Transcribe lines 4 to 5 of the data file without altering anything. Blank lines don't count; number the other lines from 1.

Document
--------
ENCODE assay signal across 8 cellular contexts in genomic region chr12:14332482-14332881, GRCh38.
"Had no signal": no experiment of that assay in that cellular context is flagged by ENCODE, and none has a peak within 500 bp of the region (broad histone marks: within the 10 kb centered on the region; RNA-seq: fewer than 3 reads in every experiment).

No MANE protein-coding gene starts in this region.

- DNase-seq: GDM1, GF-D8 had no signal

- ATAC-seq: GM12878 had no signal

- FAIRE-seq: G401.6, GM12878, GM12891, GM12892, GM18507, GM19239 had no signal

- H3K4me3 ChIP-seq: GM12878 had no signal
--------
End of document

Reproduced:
- DNase-seq: GDM1, GF-D8 had no signal

- ATAC-seq: GM12878 had no signal